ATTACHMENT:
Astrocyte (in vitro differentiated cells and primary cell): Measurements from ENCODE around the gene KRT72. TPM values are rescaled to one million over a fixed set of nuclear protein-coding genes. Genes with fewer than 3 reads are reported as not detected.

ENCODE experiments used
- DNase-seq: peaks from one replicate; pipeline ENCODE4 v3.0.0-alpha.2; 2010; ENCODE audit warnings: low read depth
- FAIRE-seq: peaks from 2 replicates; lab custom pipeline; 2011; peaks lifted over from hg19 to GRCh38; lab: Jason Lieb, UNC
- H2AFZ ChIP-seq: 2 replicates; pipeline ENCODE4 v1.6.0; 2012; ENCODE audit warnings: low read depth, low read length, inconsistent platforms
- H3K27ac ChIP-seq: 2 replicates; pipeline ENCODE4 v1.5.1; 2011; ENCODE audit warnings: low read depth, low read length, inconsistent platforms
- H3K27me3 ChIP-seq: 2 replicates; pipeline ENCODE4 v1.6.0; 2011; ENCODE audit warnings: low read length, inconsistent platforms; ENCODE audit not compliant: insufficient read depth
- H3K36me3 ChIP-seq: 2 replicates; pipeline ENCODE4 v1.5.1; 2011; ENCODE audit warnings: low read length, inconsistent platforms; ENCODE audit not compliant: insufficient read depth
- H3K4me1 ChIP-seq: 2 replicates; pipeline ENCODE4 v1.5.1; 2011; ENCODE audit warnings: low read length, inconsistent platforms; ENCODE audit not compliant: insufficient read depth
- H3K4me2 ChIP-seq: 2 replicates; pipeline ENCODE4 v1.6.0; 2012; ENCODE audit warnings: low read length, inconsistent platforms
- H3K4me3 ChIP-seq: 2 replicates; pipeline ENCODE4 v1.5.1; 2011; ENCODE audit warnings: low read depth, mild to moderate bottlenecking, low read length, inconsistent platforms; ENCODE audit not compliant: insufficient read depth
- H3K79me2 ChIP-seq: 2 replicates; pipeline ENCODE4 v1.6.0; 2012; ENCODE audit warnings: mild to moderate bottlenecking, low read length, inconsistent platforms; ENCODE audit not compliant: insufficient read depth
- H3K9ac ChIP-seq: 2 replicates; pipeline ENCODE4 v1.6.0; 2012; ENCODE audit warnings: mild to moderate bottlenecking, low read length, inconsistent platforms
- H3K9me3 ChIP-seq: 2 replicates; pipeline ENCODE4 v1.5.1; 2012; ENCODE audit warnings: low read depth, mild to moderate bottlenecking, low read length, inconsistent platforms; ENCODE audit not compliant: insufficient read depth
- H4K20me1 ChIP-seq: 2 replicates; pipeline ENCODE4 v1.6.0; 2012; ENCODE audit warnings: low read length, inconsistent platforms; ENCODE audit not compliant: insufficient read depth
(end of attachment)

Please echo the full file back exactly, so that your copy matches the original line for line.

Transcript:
Astrocyte (in vitro differentiated cells and primary cell): Measurements from ENCODE around the gene KRT72. TPM values are rescaled to one million over a fixed set of nuclear protein-coding genes. Genes with fewer than 3 reads are reported as not detected.

ENCODE experiments used
- DNase-seq: peaks from one replicate; pipeline ENCODE4 v3.0.0-alpha.2; 2010; ENCODE audit warnings: low read depth
- FAIRE-seq: peaks from 2 replicates; lab custom pipeline; 2011; peaks lifted over from hg19 to GRCh38; lab: Jason Lieb, UNC
- H2AFZ ChIP-seq: 2 replicates; pipeline ENCODE4 v1.6.0; 2012; ENCODE audit warnings: low read depth, low read length, inconsistent platforms
- H3K27ac ChIP-seq: 2 replicates; pipeline ENCODE4 v1.5.1; 2011; ENCODE audit warnings: low read depth, low read length, inconsistent platforms
- H3K27me3 ChIP-seq: 2 replicates; pipeline ENCODE4 v1.6.0; 2011; ENCODE audit warnings: low read length, inconsistent platforms; ENCODE audit not compliant: insufficient read depth
- H3K36me3 ChIP-seq: 2 replicates; pipeline ENCODE4 v1.5.1; 2011; ENCODE audit warnings: low read length, inconsistent platforms; ENCODE audit not compliant: insufficient read depth
- H3K4me1 ChIP-seq: 2 replicates; pipeline ENCODE4 v1.5.1; 2011; ENCODE audit warnings: low read length, inconsistent platforms; ENCODE audit not compliant: insufficient read depth
- H3K4me2 ChIP-seq: 2 replicates; pipeline ENCODE4 v1.6.0; 2012; ENCODE audit warnings: low read length, inconsistent platforms
- H3K4me3 ChIP-seq: 2 replicates; pipeline ENCODE4 v1.5.1; 2011; ENCODE audit warnings: low read depth, mild to moderate bottlenecking, low read length, inconsistent platforms; ENCODE audit not compliant: insufficient read depth
- H3K79me2 ChIP-seq: 2 replicates; pipeline ENCODE4 v1.6.0; 2012; ENCODE audit warnings: mild to moderate bottlenecking, low read length, inconsistent platforms; ENCODE audit not compliant: insufficient read depth
- H3K9ac ChIP-seq: 2 replicates; pipeline ENCODE4 v1.6.0; 2012; ENCODE audit warnings: mild to moderate bottlenecking, low read length, inconsistent platforms
- H3K9me3 ChIP-seq: 2 replicates; pipeline ENCODE4 v1.5.1; 2012; ENCODE audit warnings: low read depth, mild to moderate bottlenecking, low read length, inconsistent platforms; ENCODE audit not compliant: insufficient read depth
- H4K20me1 ChIP-seq: 2 replicates; pipeline ENCODE4 v1.6.0; 2012; ENCODE audit warnings: low read length, inconsistent platforms; ENCODE audit not compliant: insufficient read depth